Bunker Hill was a half dozen houses in Clay Ridge School District of Tinicum Township, in the mid-western part of the township near the line between Tinicum and Nockamixon Townships. It lies near Beaver Falls on Beaver Creek. The name is probably from the Bunker Hill in Massachusetts. There is an old private graveyard east of Clay Ridge Road.

The Point Pleasant Inn was first licensed in 1792 to John Van Fossen.

DOAN BROTHERS: Moses Levi, Aaron, Joseph, Mahlon and their cousin Abraham. Early 1700's. The British disaster inspired them with a spirit and recklessness. Horses and tax monies disappeared. In August 1783, Moses was shot and Abe and Levi were hanged and buried in Gardenville. Joseph & Aaron fled safely to Canada.

Upper Tinicum Upper Tinicum Union Cemetery.Coming South on Route 32 (River Road) through Kintnersville, 1 mile south of the bridge to Milford NJ, turn right (west) on Jugtown Hill Road for approx. 1/2 mile to Upper Tinicum Church Road, turn left. - the church is on the Left.

Tohickon Creek

Tohickon Creek is the second largest stream in the county, inferior only to the Neshaminy. For many years it has been noted for its large mill dams and important grist mills. ... Tohickon is an Indian place name, changed only slightly from the Indian word To-hick-han or To-hick-hanne. Heckewelder interprets this word to mean 'the stream over which we pass by means of a bridge of drift-wood," but more recent students of the Indian tongue take exception to this definition and say it means 'deer-bone creek.3

TINICUM Christ Lutheran Church

Christ Lutheran Church will marks its 250th anniversary .
Even before the United States was one nation, Christ Lutheran Church was a congregation of German immigrant farm families,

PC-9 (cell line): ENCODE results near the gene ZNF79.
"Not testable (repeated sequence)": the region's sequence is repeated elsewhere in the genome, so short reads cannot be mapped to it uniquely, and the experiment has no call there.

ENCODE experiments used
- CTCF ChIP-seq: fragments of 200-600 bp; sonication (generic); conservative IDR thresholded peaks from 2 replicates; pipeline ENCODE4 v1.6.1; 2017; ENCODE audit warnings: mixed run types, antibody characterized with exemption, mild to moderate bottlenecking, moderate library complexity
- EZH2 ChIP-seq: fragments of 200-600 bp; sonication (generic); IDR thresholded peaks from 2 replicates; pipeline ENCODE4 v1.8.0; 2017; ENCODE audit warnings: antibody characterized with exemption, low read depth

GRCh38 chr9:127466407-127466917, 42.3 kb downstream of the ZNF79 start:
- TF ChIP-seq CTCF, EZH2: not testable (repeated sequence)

meeting in a log church in Tinicum to celebrate its faith, according to church history.
With its roots reaching back to the 18th century, the Dark Hollow Road church will mark its 250th anniversary.
Names like Trauger, Swope and Gruver are etched in the glistening stained glass of the church's 102-year-old sanctuary...

Freda R. Savana can be reached at 215-345-3061 or

October 29, 2010


Habonim Dror Camp Galil is a Habonim Dror North America summer camp for Jewish students in northern Ottsville, Pennsylvania, United States, about 30 miles north of Philadelphia. It runs for seven weeks during the summer and hosts several seminars during the year.

Church: Birth and Baptismal Records Tinicum Reform Church (partial list): Bucks County, PA


Page last updated: September 25, 2021

ABRAHAM LINCOLN (1864) 2nd Inaugural

With malice toward none; with charity for all; with firmness in the right, as God gives us to see the right, let us strive on to finish the work we are in, to bind up the nation's wounds; to care for him who shall have borne the battle, and for his widow, and his orphan - to do all which may achieve a just and lasting peace among ourselves and with all nations. 



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This website was created as a guide to the history and genealogy of Bucks County Pennsylvania. All efforts have been made to be accurate and to document sources. Some of the material has been contributed and published, with permission, in good faith. All effort has been made to be accurate as possible, and to refer to sources used. If you see an error, please let me know. This website was designed to be informative, a guide to Bucks County history and genealogical research, and hopefully fun. I can't guarantee that all the data is accurate.

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September 25, 2021